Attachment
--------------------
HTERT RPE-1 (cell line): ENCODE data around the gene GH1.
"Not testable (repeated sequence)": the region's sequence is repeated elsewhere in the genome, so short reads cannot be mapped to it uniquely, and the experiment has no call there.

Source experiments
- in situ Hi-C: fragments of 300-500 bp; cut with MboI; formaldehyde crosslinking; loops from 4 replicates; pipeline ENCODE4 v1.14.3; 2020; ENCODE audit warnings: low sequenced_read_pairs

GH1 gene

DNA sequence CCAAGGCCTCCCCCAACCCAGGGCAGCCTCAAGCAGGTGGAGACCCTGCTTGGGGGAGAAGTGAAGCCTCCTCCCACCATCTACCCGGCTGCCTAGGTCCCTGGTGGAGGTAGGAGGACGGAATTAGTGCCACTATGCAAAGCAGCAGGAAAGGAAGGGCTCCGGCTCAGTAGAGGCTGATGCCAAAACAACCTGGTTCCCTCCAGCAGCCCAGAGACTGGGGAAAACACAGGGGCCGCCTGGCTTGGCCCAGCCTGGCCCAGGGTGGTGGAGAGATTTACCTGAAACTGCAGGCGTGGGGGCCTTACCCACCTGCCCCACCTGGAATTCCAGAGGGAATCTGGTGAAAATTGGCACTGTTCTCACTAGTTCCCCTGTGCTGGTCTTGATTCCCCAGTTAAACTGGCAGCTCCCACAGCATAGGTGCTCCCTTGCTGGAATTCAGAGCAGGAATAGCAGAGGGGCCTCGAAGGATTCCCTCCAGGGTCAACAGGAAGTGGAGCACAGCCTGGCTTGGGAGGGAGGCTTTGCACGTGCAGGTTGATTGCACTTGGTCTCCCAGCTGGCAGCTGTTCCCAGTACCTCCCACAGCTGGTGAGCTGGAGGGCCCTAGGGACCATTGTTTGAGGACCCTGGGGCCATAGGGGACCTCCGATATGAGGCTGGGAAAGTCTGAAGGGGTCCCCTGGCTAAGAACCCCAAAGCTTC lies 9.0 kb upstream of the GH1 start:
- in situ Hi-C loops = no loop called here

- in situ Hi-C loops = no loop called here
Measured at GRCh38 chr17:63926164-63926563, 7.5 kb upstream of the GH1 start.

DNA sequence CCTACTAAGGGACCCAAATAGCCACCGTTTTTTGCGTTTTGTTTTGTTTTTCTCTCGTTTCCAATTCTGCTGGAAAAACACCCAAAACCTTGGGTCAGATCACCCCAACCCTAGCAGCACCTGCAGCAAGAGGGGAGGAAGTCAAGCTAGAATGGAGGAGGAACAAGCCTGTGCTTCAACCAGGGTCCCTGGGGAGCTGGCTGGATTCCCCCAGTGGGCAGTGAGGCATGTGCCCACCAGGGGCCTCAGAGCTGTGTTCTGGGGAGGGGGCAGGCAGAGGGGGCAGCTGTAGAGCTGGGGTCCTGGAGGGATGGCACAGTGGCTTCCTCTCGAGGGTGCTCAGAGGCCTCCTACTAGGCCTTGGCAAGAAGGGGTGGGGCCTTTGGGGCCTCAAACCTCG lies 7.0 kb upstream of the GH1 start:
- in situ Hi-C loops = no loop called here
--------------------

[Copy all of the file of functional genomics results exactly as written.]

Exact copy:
HTERT RPE-1 (cell line): ENCODE data around the gene GH1.
"Not testable (repeated sequence)": the region's sequence is repeated elsewhere in the genome, so short reads cannot be mapped to it uniquely, and the experiment has no call there.

Source experiments
- in situ Hi-C: fragments of 300-500 bp; cut with MboI; formaldehyde crosslinking; loops from 4 replicates; pipeline ENCODE4 v1.14.3; 2020; ENCODE audit warnings: low sequenced_read_pairs

GH1 gene

DNA sequence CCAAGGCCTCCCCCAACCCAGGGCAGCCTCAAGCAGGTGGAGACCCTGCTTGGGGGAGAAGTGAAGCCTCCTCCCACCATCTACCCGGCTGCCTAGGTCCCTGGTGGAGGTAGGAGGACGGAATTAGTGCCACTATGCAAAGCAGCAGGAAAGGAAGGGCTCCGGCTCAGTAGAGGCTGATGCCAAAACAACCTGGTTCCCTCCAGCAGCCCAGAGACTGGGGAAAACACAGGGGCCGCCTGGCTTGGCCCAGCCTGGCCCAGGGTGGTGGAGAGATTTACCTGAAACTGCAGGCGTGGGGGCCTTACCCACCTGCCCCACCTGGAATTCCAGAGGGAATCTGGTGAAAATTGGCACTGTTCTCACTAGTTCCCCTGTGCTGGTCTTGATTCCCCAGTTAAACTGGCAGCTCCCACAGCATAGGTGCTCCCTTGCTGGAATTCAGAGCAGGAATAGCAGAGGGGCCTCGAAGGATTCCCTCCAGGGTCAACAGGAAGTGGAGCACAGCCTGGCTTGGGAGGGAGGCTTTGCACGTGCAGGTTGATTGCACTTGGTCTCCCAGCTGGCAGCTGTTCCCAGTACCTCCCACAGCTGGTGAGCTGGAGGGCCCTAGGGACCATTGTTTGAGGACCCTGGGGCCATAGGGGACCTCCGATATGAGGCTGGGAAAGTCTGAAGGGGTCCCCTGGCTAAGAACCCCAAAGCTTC lies 9.0 kb upstream of the GH1 start:
- in situ Hi-C loops = no loop called here

- in situ Hi-C loops = no loop called here
Measured at GRCh38 chr17:63926164-63926563, 7.5 kb upstream of the GH1 start.

DNA sequence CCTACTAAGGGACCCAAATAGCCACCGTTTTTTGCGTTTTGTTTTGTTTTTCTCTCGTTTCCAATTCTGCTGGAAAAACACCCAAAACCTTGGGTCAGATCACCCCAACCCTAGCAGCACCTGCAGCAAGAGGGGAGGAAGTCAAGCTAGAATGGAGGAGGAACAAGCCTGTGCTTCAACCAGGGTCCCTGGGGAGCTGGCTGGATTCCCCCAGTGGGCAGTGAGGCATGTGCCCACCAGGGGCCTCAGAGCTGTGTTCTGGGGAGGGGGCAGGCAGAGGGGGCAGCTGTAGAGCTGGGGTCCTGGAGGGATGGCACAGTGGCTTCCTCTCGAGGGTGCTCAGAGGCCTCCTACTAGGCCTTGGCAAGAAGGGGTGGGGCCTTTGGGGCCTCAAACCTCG lies 7.0 kb upstream of the GH1 start:
- in situ Hi-C loops = no loop called here